One man’s blanket is another man’s punchbag.
‘Comfort’ may be universal, but how you get there could be very different.
Unilever recently announced that they will ban the expression ‘normal’ from beauty products to avoid people feeling excluded.
According to Unilever, the decision is one of many steps to “challenge narrow beauty ideals”, and part of the collective effort to “end discrimination and advocating for a more inclusive vision of beauty”.
The initiative came with a great degree of good intentions. And to give the brand credit, they have done some remarkable things in recent years to communicate this ‘Positive Beauty’ message, often very creatively in each market.
The ‘Real Beauty’ campaign by Dove, for example, had woken up people’s perception of beauty giving people the confidence to enjoy a positive relationship with the way they look. ‘Real beauty’ is about fundamental cultural change.
Some dermatologists argue that the idea of ‘normal skin’ is rare. Some even say that it doesn’t technically exist at all. However, banning expressions such as ‘normal’ to describe skin and hair type, in my opinion, is counterproductive. It’s true that ‘normal’ is a subjective word, not a descriptive one like ‘dry’ or ‘oily’. It isn’t a ‘clinical’ term either. The expression is product centric, and not consumer centric. It is not intended to discriminate, it emphasizes diversity. It acknowledges and recognises the possible different types of skin and hair conditions. It’s used as a guideline in the description of skincare products.
The sensitivity of such expressions varies in each market. In Italy, brands have been using expressions such as ‘normale’ to describe both hair and skin types with a balanced quality (or belonging to an average type.) In some countries, the expression had been adapted slightly differently. For example in China, brands normally use ‘中性’ (loosely translated as ‘neutral’) to differentiate among ‘oily’ and ‘dry’ types. It will be interesting to see how brands address this issue universally.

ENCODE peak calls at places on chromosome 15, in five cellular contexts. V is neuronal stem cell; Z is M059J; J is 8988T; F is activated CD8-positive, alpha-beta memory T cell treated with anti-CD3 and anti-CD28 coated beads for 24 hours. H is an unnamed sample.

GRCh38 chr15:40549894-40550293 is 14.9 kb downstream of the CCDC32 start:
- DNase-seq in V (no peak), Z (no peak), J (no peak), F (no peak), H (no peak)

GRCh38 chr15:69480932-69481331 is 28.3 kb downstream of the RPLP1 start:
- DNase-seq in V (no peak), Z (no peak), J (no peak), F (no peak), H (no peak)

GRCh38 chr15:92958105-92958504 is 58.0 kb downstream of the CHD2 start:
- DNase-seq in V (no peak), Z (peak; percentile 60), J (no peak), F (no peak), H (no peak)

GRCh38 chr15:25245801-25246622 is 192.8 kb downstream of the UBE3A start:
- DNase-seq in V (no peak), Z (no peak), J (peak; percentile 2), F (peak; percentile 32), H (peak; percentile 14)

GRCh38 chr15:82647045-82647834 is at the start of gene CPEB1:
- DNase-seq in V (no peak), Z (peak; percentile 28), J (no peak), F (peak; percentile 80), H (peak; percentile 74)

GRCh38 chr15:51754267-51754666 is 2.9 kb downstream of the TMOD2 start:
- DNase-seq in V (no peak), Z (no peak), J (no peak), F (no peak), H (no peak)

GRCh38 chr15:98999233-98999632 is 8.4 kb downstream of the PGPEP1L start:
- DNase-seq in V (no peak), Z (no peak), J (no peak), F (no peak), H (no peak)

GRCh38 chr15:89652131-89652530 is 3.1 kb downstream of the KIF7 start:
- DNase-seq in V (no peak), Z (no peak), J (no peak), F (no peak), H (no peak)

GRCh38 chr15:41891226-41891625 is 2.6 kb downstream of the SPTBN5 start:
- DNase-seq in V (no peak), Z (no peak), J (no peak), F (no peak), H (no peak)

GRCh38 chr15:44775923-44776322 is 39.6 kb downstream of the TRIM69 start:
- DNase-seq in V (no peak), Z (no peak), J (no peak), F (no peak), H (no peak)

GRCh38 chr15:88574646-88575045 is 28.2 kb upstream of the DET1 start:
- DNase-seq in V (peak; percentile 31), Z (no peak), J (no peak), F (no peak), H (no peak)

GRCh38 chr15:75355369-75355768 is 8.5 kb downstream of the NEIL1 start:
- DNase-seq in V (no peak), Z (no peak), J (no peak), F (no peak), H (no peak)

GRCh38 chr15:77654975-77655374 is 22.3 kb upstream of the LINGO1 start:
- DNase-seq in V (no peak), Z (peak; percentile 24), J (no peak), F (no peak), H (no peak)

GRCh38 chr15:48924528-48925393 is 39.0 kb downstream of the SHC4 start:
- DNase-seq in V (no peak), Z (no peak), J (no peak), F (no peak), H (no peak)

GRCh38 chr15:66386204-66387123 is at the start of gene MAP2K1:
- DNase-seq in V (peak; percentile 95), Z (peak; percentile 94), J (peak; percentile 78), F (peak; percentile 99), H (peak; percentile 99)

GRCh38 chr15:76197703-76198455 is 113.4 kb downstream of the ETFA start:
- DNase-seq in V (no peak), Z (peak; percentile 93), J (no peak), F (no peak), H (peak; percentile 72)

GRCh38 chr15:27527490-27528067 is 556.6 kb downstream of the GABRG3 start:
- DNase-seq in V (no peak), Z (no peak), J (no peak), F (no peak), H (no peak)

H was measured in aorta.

It’s increasingly important for brands to articulate well in all of their communications, from brand storytelling through to consumer activations, and from product packaging through to social/digital interactions. Brands need to be mindful not just on literal meanings of expressions but the attitudes they carry. Achieving positive image of ‘beauty’ needs a highly nuanced approach for each market, it takes more than just words and expressions to get the tone right.
Here’s an example of how ‘Positive Beauty’ is communicated in a specific market. Rather than pinpointing on specific words, it addresses the issue from a cultural point of view.
The past year has made us understand the meaning of ‘constraints.’ It makes us realise that it’s possible to do things in a smarter way if we were given less choices, and limited resources.
‘Constraints’ are good
It’s true that ‘constraints’ are inherently ‘limiting’. The dictionary definitions of the word often carry a negative connotation. But time and time again it proves that it can be a driving force of great ideas.
The pandemic has set out new boundaries to how we live, work and play. But Creativity thrives best when constrained. Not only that, the results are not just the product of some unbridled, unguided efforts that lead to beautiful effects, but creations with a clear and defined purpose and message. They turned limitations into opportunities:
Apple produced the brand message ‘Creativity Goes On’ over the course of two weeks at the beginning of the lockdown in 2020, capturing how people kept creativity alive under restricted circumstance.
Selfridges turned its London flagship store windows into a gallery. Staging ‘A Return to Nature’ – a joint outdoor show by photographers Marco Kesseler and Cameron Bensley. Concurrently available to view online, the exhibition offers people a chance to embrace the great outdoors while the city remains in lockdown.
Artist Grayson Perry and his wife Philippa created ‘Grayson’s Art Club’, a documentary on Channel 4 that curated artworks and creations from the public, with selected works forming a group show to be exhibited at the Manchester Art Gallery. It has fundamentally redefined how artworks are created, curated and showcased.